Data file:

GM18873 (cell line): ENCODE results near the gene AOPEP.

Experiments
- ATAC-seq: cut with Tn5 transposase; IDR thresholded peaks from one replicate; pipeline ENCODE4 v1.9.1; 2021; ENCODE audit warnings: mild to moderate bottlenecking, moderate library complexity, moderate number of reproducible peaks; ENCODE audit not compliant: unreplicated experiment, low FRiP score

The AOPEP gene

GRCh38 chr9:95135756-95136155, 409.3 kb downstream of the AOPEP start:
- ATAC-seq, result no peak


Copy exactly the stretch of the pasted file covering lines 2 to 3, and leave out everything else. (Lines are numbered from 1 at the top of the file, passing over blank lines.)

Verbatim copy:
Experiments
- ATAC-seq: cut with Tn5 transposase; IDR thresholded peaks from one replicate; pipeline ENCODE4 v1.9.1; 2021; ENCODE audit warnings: mild to moderate bottlenecking, moderate library complexity, moderate number of reproducible peaks; ENCODE audit not compliant: unreplicated experiment, low FRiP score